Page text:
The 2012 Olympics: Paris Takes The Lead

The City of Light's transit system and amenities put it far ahead of rival hosts

Friday the 13th: It seems only fitting that the Olympic Games in Athens should open on one of the most inauspicious dates on the calendar. With preparations marred by construction delays, blackouts, and security concerns, the Greek capital is struggling to disperse a cloud of worry. So the five cities in the race to host the 2012 Games are pulling out all the stops to show the International Olympic Committee that they can put on a flawless performance.

So far the favorite is Paris. The City of Light scored No. 1 among the five finalists -- Madrid, London, New York, and Moscow -- in the IOC's May 18 preliminary report. "Bidding for the Games is like cooking," says Paris 2012 CEO Philippe Baudillon. "You have to find the best ingredients to make the best meals, and we already have a lot of these." The final decision will be announced on July 6, 2005.

The French capital's secret weapon is its trim budget. Spending plans drawn up by host cities will come under close scrutiny by the IOC, particularly after Athens overspent its initial budget of $3.3 billion by as much as $7 billion, according to unofficial estimates. Paris is expected to submit a bid on Nov. 15 of $4.5 billion, below London's expected $6.6 billion and New York's $5 billion-plus. Madrid and Moscow have not released estimates yet. "The IOC has got to be seen as keeping host-city spending to a minimum. If it doesn't, in the future cities simply won't be able to bid," says Mike Laflin, chief executive of Britain's, a sports Internet portal.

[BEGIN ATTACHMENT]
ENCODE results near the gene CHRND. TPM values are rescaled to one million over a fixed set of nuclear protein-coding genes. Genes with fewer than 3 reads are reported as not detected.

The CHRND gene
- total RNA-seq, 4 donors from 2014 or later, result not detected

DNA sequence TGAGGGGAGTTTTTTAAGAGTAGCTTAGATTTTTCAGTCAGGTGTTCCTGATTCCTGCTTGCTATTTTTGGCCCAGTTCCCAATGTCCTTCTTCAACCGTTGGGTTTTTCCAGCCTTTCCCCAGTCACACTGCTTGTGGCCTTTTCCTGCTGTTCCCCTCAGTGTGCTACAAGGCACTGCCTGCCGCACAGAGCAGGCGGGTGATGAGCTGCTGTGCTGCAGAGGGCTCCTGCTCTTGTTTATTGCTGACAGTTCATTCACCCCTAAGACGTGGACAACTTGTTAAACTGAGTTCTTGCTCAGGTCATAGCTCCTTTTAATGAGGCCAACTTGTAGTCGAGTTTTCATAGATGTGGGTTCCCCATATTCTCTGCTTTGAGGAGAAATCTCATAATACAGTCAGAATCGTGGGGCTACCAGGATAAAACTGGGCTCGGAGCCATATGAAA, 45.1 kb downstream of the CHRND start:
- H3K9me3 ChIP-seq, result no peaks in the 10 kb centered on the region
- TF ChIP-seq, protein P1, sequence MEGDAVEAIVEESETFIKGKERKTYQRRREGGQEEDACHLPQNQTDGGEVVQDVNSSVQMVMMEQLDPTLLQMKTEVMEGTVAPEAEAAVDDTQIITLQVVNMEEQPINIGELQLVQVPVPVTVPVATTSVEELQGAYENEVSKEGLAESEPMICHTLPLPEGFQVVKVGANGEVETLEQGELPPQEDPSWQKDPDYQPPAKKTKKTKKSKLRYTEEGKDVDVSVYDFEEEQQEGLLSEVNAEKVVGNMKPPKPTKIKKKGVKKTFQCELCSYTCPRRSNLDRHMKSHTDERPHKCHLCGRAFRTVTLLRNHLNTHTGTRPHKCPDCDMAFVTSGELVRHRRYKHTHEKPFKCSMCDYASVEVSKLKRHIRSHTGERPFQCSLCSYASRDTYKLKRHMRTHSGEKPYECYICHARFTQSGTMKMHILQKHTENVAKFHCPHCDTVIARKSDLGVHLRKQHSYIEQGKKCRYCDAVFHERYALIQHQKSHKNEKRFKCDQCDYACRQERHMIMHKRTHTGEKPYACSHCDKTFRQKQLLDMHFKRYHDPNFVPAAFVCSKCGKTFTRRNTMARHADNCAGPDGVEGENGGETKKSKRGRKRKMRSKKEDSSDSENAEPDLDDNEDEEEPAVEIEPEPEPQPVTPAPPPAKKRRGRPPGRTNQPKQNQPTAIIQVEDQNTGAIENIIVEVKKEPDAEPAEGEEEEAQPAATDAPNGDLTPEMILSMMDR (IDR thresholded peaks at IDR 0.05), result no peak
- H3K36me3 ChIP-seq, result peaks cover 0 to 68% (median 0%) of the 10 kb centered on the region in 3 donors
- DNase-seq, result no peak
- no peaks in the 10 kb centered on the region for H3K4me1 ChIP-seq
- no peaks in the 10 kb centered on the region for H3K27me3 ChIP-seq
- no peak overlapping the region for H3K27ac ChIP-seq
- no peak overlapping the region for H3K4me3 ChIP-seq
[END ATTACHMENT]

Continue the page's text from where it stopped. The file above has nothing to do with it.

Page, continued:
Paris can afford to undercut rivals thanks to its excellent infrastructure. The French capital, which last hosted the Games in 1924, already boasts an 80,000-seat stadium built for soccer's 1998 World Cup. Top-notch mass transit with swift airport connections is another plus. And since Paris already hosts some 45 million visitors a year, it has plenty of tourist amenities. It also won top grades for security in the IOC report.

The French are sparing no expense to boost their chances of grabbing the gold. Eleven of the crème de la crème of France Inc., including media group Lagardère, Crédit Agricole bank, and hotel chain Accor, have contributed $11 million toward a $33.3 million marketing budget. Only London's $48 million kitty can top that. "The buzz in the industry is that Paris will get it," says Rachael Church, managing director of British sports consultant ArkSports Ltd. In this race, second- and third-place finishes get no prize at all.

By Rachel Tiplady, with Jasper Perkins, in Paris

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